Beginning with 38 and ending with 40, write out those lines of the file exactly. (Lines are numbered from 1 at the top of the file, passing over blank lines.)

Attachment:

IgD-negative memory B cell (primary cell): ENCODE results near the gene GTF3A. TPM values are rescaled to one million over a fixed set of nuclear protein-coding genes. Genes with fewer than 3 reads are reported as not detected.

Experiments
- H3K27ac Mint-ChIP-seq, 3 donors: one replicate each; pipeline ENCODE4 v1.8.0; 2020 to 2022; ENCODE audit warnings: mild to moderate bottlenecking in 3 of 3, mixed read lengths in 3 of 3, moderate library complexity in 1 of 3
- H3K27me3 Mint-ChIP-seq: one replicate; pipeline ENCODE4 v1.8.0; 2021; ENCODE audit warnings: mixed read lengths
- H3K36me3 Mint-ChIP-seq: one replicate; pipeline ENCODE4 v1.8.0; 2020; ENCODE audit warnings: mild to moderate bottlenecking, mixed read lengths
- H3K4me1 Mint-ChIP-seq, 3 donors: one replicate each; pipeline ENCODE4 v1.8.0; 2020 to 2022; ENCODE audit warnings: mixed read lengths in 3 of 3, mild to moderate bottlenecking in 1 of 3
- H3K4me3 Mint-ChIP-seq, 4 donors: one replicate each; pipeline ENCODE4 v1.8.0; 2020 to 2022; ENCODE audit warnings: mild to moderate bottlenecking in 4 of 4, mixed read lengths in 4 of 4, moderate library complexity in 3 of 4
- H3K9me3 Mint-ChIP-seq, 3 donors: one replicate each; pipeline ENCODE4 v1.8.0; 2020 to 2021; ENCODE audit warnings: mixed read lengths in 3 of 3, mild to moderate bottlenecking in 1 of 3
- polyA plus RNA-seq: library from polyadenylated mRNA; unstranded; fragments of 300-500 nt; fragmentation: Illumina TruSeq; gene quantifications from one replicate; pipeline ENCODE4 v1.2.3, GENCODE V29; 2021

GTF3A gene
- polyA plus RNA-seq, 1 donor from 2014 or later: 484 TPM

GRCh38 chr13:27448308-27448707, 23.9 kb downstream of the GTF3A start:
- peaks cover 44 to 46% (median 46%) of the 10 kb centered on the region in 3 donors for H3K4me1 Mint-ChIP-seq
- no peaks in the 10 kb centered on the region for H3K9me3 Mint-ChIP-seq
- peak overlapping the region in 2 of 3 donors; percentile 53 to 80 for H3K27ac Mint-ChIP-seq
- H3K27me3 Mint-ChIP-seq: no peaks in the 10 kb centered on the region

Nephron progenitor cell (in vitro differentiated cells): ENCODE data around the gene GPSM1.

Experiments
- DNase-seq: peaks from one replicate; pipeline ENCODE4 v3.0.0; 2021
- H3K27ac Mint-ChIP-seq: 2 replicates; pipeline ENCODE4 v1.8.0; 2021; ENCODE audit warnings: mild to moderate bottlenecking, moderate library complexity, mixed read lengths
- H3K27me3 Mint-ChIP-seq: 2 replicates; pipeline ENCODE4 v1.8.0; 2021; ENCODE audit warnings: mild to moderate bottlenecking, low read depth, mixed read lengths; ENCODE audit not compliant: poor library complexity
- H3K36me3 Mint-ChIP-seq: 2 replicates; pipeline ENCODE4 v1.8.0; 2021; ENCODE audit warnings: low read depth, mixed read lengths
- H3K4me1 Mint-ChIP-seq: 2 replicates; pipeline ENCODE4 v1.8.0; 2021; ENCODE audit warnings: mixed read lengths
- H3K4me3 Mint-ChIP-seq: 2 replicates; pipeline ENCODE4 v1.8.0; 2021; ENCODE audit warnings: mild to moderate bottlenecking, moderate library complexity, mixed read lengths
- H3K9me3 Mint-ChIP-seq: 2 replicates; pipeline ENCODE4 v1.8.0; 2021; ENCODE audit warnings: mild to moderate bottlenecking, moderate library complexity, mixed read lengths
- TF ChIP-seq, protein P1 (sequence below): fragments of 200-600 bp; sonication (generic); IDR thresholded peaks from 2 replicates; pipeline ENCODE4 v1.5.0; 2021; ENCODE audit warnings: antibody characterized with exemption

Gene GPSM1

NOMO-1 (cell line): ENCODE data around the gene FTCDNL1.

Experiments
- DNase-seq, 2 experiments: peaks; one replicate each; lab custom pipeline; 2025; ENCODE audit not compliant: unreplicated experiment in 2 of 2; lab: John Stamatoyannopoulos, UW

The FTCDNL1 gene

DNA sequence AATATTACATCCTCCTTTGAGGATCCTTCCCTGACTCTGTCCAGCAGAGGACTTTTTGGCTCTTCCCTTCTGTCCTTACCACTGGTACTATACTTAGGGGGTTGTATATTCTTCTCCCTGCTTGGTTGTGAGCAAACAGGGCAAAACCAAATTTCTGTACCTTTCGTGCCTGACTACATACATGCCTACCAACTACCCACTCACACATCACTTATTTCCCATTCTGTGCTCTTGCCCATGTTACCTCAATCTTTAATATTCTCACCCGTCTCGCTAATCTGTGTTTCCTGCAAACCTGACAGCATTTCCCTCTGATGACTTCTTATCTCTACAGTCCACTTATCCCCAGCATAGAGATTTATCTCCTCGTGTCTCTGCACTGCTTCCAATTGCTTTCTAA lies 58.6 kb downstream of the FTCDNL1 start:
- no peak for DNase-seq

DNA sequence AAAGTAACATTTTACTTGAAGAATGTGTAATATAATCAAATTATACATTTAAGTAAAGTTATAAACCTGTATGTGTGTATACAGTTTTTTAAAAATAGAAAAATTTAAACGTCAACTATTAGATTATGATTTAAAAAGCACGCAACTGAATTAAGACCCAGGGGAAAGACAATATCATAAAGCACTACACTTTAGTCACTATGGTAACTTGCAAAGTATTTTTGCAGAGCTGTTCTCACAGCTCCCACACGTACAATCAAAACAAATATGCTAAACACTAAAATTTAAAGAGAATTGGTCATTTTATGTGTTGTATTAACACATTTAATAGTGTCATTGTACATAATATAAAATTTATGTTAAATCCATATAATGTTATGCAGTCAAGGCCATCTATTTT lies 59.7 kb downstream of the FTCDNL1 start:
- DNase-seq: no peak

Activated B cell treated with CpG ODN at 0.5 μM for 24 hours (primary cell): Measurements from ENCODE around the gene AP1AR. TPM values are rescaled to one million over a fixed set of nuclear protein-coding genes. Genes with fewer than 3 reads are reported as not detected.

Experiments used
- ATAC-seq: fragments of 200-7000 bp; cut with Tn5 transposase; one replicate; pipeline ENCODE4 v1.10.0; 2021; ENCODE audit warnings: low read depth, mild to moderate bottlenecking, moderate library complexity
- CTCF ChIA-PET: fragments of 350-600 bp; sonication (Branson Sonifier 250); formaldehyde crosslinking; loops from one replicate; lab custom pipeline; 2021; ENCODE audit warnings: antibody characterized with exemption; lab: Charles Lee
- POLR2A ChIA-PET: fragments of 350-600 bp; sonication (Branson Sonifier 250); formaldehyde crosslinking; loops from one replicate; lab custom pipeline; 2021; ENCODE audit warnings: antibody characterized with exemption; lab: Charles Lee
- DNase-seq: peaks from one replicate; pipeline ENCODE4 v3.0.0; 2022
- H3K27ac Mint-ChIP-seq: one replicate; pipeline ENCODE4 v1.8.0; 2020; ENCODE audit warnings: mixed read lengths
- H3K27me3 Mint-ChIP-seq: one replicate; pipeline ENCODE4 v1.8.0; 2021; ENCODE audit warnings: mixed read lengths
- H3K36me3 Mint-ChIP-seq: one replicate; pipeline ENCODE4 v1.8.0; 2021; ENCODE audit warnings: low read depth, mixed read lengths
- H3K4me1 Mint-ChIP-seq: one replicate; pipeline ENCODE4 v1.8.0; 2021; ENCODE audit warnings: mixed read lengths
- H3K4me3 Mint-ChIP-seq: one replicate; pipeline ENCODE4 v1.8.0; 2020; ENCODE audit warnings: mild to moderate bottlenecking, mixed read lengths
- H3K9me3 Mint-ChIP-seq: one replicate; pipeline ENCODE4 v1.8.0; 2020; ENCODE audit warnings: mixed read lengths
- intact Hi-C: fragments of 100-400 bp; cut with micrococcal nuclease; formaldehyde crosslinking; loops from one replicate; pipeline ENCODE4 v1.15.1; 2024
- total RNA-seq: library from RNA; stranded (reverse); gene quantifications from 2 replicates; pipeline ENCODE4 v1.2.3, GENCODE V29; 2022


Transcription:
- ATAC-seq: fragments of 200-7000 bp; cut with Tn5 transposase; one replicate; pipeline ENCODE4 v1.10.0; 2021; ENCODE audit warnings: low read depth, mild to moderate bottlenecking, moderate library complexity
- CTCF ChIA-PET: fragments of 350-600 bp; sonication (Branson Sonifier 250); formaldehyde crosslinking; loops from one replicate; lab custom pipeline; 2021; ENCODE audit warnings: antibody characterized with exemption; lab: Charles Lee
- POLR2A ChIA-PET: fragments of 350-600 bp; sonication (Branson Sonifier 250); formaldehyde crosslinking; loops from one replicate; lab custom pipeline; 2021; ENCODE audit warnings: antibody characterized with exemption; lab: Charles Lee